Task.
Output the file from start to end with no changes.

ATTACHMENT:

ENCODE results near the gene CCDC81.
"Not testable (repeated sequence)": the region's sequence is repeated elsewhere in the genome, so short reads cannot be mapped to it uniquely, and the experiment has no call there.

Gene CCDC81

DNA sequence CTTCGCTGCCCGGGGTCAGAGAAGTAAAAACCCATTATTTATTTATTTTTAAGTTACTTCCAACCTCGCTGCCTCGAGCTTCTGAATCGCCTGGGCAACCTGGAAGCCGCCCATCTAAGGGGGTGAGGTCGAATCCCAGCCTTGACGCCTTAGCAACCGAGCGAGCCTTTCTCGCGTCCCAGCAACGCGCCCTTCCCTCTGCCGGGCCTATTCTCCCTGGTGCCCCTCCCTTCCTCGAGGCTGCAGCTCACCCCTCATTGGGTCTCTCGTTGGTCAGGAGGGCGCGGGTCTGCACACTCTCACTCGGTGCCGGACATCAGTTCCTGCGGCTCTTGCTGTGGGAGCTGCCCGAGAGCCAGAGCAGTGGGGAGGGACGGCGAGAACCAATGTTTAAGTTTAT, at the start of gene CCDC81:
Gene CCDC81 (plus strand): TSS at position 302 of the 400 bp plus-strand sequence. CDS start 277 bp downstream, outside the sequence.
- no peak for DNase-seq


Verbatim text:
ENCODE results near the gene CCDC81.
"Not testable (repeated sequence)": the region's sequence is repeated elsewhere in the genome, so short reads cannot be mapped to it uniquely, and the experiment has no call there.

Gene CCDC81

DNA sequence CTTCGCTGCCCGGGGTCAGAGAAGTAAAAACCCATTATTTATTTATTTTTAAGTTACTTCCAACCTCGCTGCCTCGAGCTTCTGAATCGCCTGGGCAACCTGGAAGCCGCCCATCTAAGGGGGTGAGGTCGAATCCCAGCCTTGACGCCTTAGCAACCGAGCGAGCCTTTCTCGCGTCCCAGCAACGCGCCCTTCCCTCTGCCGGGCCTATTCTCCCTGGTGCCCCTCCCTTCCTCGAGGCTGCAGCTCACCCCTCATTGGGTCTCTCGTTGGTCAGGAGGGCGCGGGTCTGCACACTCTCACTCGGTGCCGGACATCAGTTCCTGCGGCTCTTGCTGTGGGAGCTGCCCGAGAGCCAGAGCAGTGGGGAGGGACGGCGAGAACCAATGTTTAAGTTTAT, at the start of gene CCDC81:
Gene CCDC81 (plus strand): TSS at position 302 of the 400 bp plus-strand sequence. CDS start 277 bp downstream, outside the sequence.
- no peak for DNase-seq